Charlotte Bronte: Jane Eyre

19. CHAPTER XIX (continued)

"I don't understand enigmas. I never could guess a riddle in my life."

"If you wish me to speak more plainly, show me your palm."

"And I must cross it with silver, I suppose?"

"To be sure."

I gave her a shilling: she put it into an old stocking-foot which she took out of her pocket, and having tied it round and returned it, she told me to hold out my hand. I did. She ached her face to the palm, and pored over it without touching it.

"It is too fine," said she. "I can make nothing of such a hand as that; almost without lines: besides, what is in a palm? Destiny is not written there."

"I believe you," said I.

"No," she continued, "it is in the face: on the forehead, about the eyes, in the lines of the mouth. Kneel, and lift up your head."

"Ah! now you are coming to reality," I said, as I obeyed her. "I shall begin to put some faith in you presently."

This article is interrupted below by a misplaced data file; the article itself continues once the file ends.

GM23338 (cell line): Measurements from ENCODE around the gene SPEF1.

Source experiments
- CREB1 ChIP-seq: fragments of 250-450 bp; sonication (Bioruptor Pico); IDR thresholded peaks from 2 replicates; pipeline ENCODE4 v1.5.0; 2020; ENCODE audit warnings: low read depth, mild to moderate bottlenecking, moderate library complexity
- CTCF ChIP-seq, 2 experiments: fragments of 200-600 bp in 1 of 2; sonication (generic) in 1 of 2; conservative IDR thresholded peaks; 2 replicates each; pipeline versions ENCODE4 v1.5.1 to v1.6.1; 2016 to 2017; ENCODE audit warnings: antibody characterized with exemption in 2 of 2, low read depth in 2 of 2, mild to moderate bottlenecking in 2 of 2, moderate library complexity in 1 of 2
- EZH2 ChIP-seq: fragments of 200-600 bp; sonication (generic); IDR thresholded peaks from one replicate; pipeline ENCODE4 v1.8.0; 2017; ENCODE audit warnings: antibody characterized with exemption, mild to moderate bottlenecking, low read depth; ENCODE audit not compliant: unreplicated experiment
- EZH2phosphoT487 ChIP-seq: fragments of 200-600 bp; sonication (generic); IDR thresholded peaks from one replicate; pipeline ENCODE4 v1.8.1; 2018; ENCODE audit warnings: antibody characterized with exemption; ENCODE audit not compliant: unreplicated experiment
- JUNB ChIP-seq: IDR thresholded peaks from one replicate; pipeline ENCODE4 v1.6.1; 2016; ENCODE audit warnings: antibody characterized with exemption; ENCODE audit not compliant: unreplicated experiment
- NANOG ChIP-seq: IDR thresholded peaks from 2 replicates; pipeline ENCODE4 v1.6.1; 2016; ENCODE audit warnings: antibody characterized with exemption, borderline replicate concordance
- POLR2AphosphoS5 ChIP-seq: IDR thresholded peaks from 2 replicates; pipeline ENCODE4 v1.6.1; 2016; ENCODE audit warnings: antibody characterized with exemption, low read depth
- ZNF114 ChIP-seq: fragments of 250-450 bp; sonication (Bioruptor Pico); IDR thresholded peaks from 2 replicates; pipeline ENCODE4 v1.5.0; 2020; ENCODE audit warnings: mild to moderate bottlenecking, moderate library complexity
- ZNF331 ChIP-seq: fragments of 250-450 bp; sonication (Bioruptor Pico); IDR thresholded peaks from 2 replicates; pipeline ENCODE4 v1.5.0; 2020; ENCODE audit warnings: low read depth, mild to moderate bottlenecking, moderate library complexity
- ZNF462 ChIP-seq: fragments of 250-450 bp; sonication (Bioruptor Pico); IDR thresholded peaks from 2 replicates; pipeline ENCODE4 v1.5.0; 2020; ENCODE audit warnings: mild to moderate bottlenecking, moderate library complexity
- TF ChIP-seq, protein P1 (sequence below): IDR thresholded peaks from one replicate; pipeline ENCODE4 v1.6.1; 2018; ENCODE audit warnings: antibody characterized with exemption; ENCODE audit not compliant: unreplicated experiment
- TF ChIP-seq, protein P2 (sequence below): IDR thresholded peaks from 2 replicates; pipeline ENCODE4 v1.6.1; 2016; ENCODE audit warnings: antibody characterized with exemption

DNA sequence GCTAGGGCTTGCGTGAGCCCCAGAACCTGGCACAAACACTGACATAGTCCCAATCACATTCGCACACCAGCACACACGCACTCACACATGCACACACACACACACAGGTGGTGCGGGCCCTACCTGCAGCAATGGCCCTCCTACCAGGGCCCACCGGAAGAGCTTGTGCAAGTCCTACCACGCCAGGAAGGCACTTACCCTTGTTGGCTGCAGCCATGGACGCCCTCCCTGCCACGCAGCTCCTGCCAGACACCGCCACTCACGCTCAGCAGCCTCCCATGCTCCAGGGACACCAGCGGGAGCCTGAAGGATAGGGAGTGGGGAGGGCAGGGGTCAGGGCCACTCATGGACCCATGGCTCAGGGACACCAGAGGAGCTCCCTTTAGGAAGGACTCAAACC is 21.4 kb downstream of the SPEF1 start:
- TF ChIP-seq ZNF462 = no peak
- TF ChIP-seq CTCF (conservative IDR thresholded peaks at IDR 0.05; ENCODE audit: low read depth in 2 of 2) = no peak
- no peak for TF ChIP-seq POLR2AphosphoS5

I knelt within half a yard of her. She stirred the fire, so that a ripple of light broke from the disturbed coal: the glare, however, as she sat, only threw her face into deeper shadow: mine, it illumined.

"I wonder with what feelings you came to me to-night," she said, when she had examined me a while. "I wonder what thoughts are busy in your heart during all the hours you sit in yonder room with the fine people flitting before you like shapes in a magic-lantern: just as little sympathetic communion passing between you and them as if they were really mere shadows of human forms, and not the actual substance."

"I feel tired often, sleepy sometimes, but seldom sad."

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